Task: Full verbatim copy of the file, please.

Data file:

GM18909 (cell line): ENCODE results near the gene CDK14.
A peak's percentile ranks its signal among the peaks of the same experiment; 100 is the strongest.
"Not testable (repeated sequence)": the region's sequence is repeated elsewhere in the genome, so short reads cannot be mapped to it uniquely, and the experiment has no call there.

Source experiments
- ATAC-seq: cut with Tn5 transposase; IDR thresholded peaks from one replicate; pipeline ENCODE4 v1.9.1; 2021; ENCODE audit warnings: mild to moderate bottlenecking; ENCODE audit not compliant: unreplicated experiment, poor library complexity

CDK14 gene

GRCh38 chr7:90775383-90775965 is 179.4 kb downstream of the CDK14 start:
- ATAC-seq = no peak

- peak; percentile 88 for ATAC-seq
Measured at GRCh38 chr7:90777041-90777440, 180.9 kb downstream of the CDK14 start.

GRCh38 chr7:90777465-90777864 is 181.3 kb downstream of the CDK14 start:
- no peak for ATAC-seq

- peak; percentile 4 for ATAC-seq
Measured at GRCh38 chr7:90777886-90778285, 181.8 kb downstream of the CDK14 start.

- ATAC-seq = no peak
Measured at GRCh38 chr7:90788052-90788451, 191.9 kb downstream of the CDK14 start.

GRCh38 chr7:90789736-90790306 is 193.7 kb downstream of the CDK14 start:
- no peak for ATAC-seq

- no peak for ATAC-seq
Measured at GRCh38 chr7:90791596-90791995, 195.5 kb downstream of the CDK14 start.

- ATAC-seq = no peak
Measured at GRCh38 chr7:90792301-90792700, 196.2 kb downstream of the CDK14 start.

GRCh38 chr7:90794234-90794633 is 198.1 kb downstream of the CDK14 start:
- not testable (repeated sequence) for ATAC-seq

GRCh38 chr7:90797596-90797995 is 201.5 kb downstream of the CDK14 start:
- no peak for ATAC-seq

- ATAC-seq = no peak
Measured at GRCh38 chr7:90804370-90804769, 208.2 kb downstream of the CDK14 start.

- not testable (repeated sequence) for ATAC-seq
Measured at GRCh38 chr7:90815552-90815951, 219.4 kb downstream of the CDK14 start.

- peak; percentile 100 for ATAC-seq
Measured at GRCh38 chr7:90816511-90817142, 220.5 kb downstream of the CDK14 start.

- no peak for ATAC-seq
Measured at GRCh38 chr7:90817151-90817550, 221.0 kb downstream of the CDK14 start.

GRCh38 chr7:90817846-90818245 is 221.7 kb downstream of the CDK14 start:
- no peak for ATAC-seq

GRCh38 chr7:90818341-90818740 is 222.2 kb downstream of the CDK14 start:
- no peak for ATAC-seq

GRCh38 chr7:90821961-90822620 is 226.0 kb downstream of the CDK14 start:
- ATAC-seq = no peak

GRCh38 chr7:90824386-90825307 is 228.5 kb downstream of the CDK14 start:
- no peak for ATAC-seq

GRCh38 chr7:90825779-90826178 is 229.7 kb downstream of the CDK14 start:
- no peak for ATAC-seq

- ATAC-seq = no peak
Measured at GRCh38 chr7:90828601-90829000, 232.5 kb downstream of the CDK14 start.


GM18909 (cell line): ENCODE results near the gene CDK14.
A peak's percentile ranks its signal among the peaks of the same experiment; 100 is the strongest.
"Not testable (repeated sequence)": the region's sequence is repeated elsewhere in the genome, so short reads cannot be mapped to it uniquely, and the experiment has no call there.

Source experiments
- ATAC-seq: cut with Tn5 transposase; IDR thresholded peaks from one replicate; pipeline ENCODE4 v1.9.1; 2021; ENCODE audit warnings: mild to moderate bottlenecking; ENCODE audit not compliant: unreplicated experiment, poor library complexity

CDK14 gene

GRCh38 chr7:90775383-90775965 is 179.4 kb downstream of the CDK14 start:
- ATAC-seq = no peak

- peak; percentile 88 for ATAC-seq
Measured at GRCh38 chr7:90777041-90777440, 180.9 kb downstream of the CDK14 start.

GRCh38 chr7:90777465-90777864 is 181.3 kb downstream of the CDK14 start:
- no peak for ATAC-seq

- peak; percentile 4 for ATAC-seq
Measured at GRCh38 chr7:90777886-90778285, 181.8 kb downstream of the CDK14 start.

- ATAC-seq = no peak
Measured at GRCh38 chr7:90788052-90788451, 191.9 kb downstream of the CDK14 start.

GRCh38 chr7:90789736-90790306 is 193.7 kb downstream of the CDK14 start:
- no peak for ATAC-seq

- no peak for ATAC-seq
Measured at GRCh38 chr7:90791596-90791995, 195.5 kb downstream of the CDK14 start.

- ATAC-seq = no peak
Measured at GRCh38 chr7:90792301-90792700, 196.2 kb downstream of the CDK14 start.

GRCh38 chr7:90794234-90794633 is 198.1 kb downstream of the CDK14 start:
- not testable (repeated sequence) for ATAC-seq

GRCh38 chr7:90797596-90797995 is 201.5 kb downstream of the CDK14 start:
- no peak for ATAC-seq

- ATAC-seq = no peak
Measured at GRCh38 chr7:90804370-90804769, 208.2 kb downstream of the CDK14 start.

- not testable (repeated sequence) for ATAC-seq
Measured at GRCh38 chr7:90815552-90815951, 219.4 kb downstream of the CDK14 start.

- peak; percentile 100 for ATAC-seq
Measured at GRCh38 chr7:90816511-90817142, 220.5 kb downstream of the CDK14 start.

- no peak for ATAC-seq
Measured at GRCh38 chr7:90817151-90817550, 221.0 kb downstream of the CDK14 start.

GRCh38 chr7:90817846-90818245 is 221.7 kb downstream of the CDK14 start:
- no peak for ATAC-seq

GRCh38 chr7:90818341-90818740 is 222.2 kb downstream of the CDK14 start:
- no peak for ATAC-seq

GRCh38 chr7:90821961-90822620 is 226.0 kb downstream of the CDK14 start:
- ATAC-seq = no peak

GRCh38 chr7:90824386-90825307 is 228.5 kb downstream of the CDK14 start:
- no peak for ATAC-seq

GRCh38 chr7:90825779-90826178 is 229.7 kb downstream of the CDK14 start:
- no peak for ATAC-seq

- ATAC-seq = no peak
Measured at GRCh38 chr7:90828601-90829000, 232.5 kb downstream of the CDK14 start.